‘Give her 15 years’



August 12, 2016
‘Give her 15 years’

NO REMORSE: 52-year-old Seawinds kidnapper will be sentenced on Monday. CREDIT: Noor Slamdien

State says Zephany snatcher deserves a harsh sentence for the severity of her crimes.

The woman who stole Zephany Nurse from her mother’s arms in hospital will know her fate on Monday.

While the teen’s biological family wants the kidnapper to sit for “at least 30 years”, the State yesterday called for a sentence of 15 years imprisonment, with a portion suspended.

The 52-year-old Seawinds woman, who cannot be named to protect the identity she gave Zephany, was convicted of kidnapping, fraud and contravening the Children’s Act in March.

The woman snatched three-day-old Zephany from her mother’s hospital bedside on April 30, 1997.

The infant had been born via caesarean section to Morné and Celeste Nurse on April 28 at the Groote Schuur Hospital.

Yesterday, the court heard final arguments in the sensational case which has made international headlines since the girl’s true identity was revealed in February last year.

Defence lawyer Reaz Khan asked the court not to “approach punishment in the spirit of anger”.

He said the public wanted vengeance and this was understandable as the accused did not plead guilty and showed no remorse.

He acknowledged the Nurse family had suffered trauma and continue to suffer, but said the court should consider the accused’s personal circumstances and argued that she had suffered trauma herself, as a child and an adult.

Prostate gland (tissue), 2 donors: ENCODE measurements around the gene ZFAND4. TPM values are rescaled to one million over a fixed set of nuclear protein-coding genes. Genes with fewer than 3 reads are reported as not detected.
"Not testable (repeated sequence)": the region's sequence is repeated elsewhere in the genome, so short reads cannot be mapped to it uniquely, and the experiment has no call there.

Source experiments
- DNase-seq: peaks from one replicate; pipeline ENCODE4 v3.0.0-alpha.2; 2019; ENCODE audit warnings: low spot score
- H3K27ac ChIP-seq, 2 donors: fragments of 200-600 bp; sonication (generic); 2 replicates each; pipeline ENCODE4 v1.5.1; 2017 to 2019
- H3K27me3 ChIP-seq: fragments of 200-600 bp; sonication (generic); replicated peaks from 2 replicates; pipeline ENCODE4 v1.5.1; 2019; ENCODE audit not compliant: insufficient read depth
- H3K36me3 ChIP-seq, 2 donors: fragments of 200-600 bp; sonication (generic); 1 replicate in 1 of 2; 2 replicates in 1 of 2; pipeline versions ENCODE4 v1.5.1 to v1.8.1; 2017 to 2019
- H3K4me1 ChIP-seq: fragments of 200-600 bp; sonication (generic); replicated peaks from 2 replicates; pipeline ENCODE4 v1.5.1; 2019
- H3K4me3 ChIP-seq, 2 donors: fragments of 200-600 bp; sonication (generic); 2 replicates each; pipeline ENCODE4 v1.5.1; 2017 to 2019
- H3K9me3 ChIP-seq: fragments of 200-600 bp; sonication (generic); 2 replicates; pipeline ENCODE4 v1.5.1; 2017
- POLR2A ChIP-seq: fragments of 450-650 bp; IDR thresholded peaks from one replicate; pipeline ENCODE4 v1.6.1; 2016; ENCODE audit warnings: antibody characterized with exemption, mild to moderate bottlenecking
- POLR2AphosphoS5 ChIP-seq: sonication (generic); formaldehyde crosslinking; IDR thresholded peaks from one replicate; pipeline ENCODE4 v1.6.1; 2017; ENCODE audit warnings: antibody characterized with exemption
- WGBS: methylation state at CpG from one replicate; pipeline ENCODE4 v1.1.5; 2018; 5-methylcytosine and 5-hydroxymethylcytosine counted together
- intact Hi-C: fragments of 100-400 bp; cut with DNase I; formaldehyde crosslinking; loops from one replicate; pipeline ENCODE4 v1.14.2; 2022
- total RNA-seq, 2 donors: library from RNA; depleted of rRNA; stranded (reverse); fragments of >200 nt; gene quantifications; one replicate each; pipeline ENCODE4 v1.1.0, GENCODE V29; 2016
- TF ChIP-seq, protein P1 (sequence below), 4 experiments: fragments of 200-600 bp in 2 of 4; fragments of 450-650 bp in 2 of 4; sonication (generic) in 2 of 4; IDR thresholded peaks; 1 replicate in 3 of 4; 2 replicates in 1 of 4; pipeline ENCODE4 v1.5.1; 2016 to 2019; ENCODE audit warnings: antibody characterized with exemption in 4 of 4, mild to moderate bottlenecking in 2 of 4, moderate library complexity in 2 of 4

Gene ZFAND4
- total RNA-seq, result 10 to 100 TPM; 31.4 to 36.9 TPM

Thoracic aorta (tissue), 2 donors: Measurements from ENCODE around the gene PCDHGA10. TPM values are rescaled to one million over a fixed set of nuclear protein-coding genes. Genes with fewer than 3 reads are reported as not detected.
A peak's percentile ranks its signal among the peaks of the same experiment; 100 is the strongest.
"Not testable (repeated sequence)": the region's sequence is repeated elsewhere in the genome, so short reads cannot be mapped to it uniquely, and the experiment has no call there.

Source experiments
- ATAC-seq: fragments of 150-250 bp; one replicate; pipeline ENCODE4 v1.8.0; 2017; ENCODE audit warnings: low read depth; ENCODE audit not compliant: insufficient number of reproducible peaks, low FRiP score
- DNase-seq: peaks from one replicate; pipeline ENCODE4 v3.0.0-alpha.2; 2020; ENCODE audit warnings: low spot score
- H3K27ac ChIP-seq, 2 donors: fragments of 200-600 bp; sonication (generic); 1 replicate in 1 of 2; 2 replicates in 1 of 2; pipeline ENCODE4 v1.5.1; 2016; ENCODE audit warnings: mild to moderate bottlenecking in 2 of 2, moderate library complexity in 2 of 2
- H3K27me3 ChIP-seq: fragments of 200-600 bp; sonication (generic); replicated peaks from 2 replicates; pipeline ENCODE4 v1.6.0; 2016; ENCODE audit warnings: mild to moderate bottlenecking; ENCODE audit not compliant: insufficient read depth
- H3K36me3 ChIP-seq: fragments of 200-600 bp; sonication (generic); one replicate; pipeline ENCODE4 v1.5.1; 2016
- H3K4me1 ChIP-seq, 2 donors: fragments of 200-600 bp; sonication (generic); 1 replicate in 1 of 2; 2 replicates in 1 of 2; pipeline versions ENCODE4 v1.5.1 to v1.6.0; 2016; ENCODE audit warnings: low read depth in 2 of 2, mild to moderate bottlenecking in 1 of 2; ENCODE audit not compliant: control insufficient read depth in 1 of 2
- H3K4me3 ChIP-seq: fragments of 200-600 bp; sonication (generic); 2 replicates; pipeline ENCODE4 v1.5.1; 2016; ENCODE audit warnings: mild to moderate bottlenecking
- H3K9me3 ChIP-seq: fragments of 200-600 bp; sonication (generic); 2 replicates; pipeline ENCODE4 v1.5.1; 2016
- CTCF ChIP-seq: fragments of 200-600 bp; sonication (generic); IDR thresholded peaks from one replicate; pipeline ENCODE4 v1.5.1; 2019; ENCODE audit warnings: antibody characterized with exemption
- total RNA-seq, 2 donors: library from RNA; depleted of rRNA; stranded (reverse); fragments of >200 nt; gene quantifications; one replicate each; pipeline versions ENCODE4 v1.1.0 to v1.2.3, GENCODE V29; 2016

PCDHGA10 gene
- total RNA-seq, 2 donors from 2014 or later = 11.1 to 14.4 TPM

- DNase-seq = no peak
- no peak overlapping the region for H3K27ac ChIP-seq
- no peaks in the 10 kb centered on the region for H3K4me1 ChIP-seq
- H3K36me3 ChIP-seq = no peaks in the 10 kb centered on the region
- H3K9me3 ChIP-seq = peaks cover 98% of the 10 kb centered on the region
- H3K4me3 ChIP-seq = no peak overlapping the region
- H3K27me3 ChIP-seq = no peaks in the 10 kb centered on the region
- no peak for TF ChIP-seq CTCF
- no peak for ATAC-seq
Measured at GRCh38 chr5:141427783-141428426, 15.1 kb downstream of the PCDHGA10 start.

He said that mitigating factors included her age, her ill health – she’s diabetic – and the fact that she was a first-time offender.

The accused had also not bad-mouthed the Nurses, as the State argued.

“Morné Nurse said the accused indoctrinated Zephany, but there is no evidence of that,” said Khan.

He said that the accused’s removal from Zephany had not led to the teenager’s reunification with her biological parents.

And while the State had argued that the accused was manipulative, Khan said that “the court must take into account that she didn’t hide the child from the community. She enrolled her in school”.

But Western Cape High Court Judge John Hlophe dismissed this argument and said the crime had been premeditated: “She gave the child a different name and still hasn’t told her the truth.”

He said the accused should have pleaded guilty “rather than waste the court’s time”.

State Prosecutor Evadne Kortje said the accused “has reaped the benefits of Zephany Nurse as being her own for 17 years”.

“She has come to court and said she spoilt her, looked after her, therefore I am special. That is not the case. She has been found guilty of serious offences.”

Kortje said the effects of the crime could never be completely undone, and the biological parents had been deprived of their natural rights.

“It cannot be condoned within society that women go into hospitals and help themselves to babies. This is what the accused did in this case,” said the prosecutor.

“One can’t sentence in anger, but this is a horrible set of unique facts.”

Kortje said the accused’s lack of remorse and empathy was “shocking to say the least”.

The accused had kept “a grave, illegal secret” and lied to the people she loved most.

She called for direct imprisonment to reflect the severity of the crime – “15 years with some suspended would not be inappropriate.”

“She totally erased the identity of Zephany Nurse in her actions.”

Judge Hlophe said the accused had missed “a golden opportunity” to return the child when her birthday was celebrated and broadcast on national TV every year.

The Nurses’ 17-year search for their missing daughter finally ended last year, when their younger daughter Cassidy started high school at the same school as Zephany.

Classmates remarked on the sisters’ striking resemblance and when Cassidy told her father, he contacted the Directorate for Priority Crime Investigation (Hawks).

DNA tests revealed the matric girl was indeed Zephany Nurse, and the accused was arrested in February last year.

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